The weather and the atmosphere have a tremendous impact on business and industry, governments, and societies, and researchers in the Department of Meteorology and Atmospheric Science aim to better understand this dynamic set of systems. From modeling the intricacies of snowfall to understanding how tornadoes and hurricanes take shape to detailing the atmospheric chemistry of the rainforest, researchers cover the gamut of the interactions between the atmosphere and the land.
While most climate scientists, including the Intergovernmental Panel on Climate Change, implicitly define "pre-industrial" to be in the late 1800's, a true non-industrially influenced baseline is probably further in the past, according to an international team of researchers who are concerned because it affects the available carbon budget for meeting the 2 degrees Celsius (3.6 degrees Fahrenheit) warming limit agreed to in the Paris Conference of 2015.
Predicting the weather is a challenge, but predicting who will win the national WxChallenge isn't nearly as hard. Penn State's WxChallenge team continues to dominate the 20-week weather forecasting competition, recently earning its sixth straight top finish.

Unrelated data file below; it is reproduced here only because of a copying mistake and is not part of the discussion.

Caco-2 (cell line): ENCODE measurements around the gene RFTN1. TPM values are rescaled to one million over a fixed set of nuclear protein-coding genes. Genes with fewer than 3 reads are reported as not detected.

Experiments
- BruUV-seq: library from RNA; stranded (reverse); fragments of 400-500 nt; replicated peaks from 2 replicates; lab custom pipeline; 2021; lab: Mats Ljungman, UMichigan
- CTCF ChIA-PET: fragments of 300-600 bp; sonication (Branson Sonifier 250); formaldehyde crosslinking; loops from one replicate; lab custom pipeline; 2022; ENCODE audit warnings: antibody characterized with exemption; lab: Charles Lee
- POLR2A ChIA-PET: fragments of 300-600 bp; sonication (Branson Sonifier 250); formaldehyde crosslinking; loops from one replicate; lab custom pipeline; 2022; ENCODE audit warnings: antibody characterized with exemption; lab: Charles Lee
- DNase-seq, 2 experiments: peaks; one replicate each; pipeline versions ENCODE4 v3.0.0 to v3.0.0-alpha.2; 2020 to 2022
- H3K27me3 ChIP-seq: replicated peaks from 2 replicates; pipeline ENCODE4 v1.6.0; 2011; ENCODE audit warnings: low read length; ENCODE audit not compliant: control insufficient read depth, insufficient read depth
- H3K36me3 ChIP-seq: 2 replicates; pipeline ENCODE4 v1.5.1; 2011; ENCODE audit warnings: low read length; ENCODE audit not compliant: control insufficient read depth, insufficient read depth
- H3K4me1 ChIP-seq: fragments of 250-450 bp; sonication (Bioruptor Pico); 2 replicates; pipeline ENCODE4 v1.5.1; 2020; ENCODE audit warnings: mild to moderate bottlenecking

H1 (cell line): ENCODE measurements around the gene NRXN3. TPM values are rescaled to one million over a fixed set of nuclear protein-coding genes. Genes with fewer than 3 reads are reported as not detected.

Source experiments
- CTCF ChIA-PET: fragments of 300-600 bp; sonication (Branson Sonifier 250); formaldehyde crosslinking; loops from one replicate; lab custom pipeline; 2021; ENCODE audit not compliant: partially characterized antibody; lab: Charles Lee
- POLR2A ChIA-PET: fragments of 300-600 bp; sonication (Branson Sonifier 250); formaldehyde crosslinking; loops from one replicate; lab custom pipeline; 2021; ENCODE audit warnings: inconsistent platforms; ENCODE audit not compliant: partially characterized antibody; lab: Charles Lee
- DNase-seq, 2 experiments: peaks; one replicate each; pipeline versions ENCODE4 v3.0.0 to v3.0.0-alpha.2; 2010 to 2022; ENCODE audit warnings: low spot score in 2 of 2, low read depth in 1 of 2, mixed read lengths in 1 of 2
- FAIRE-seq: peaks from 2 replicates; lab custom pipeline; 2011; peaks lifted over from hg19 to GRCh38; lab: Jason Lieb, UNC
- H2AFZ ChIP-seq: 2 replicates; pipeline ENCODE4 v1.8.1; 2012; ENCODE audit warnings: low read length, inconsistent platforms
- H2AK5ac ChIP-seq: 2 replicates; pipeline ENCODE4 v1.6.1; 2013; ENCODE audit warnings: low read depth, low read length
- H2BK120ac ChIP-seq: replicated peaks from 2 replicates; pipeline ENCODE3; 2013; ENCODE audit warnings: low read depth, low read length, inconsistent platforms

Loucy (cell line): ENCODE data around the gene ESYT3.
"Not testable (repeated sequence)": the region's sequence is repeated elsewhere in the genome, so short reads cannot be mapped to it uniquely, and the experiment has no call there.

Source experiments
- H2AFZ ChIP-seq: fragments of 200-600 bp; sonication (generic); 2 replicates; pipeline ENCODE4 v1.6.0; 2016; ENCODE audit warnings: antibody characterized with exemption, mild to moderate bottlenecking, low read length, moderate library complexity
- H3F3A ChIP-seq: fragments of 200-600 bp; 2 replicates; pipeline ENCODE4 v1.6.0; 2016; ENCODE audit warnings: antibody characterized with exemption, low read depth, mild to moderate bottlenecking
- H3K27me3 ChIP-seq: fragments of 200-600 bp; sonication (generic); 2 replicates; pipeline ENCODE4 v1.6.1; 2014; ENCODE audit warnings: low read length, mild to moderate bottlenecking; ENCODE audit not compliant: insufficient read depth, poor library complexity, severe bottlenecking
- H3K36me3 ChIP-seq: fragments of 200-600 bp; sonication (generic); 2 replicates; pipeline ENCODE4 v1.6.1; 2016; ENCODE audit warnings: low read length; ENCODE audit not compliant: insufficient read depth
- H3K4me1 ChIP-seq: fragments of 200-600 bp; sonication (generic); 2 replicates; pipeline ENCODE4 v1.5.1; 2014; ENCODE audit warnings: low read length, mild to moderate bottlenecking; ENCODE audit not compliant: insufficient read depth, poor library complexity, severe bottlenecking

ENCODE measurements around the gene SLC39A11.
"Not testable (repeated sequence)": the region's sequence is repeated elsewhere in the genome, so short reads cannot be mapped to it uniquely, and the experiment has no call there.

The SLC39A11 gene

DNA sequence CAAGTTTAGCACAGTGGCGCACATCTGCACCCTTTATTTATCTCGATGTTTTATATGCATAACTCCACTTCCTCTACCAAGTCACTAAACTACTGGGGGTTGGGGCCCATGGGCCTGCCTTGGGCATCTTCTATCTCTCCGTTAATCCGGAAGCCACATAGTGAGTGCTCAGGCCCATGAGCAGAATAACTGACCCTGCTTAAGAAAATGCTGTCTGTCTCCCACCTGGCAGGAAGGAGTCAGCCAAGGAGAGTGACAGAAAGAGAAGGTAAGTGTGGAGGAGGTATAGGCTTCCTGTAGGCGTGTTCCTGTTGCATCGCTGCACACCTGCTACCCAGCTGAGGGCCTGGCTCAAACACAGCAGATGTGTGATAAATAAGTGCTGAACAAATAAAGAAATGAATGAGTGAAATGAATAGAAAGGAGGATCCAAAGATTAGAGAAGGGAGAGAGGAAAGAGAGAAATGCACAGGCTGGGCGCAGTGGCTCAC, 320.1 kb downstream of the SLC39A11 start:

Chuck Pavloski, R&D engineer for earth sciences at the Institute for CyberScience (ICS), will offer a seminar entitled "Big Decision: Choosing Your HPC Resources Wisely" to the Penn State research community. The free seminar will be held from 1:30 to 2:30 p.m. August 10 in W203 Millennium Science Complex.
The Penn State Center Pittsburgh will host a screening of the WPSU documentary "Managing Risk in a Changing Climate" and a panel discussion featuring climate experts and Pittsburgh stakeholders from 5:30 to 7:30 p.m. on July 13 at the Energy Innovation Center, located at 1435 Bedford Avenue, in Pittsburgh.
The year is 1957. The average cost of a gallon of gas is 24 cents. American Bandstand began airing on ABC in August. Sputnik 1, the first artificial satellite, was launched by the Soviet Union in October. June 1957 is also when Penn State produced its first TV weather broadcast, and this month marks the 60th anniversary of televised weather broadcasts by the College of Earth and Mineral Sciences' Department of Meteorology and Atmospheric Science.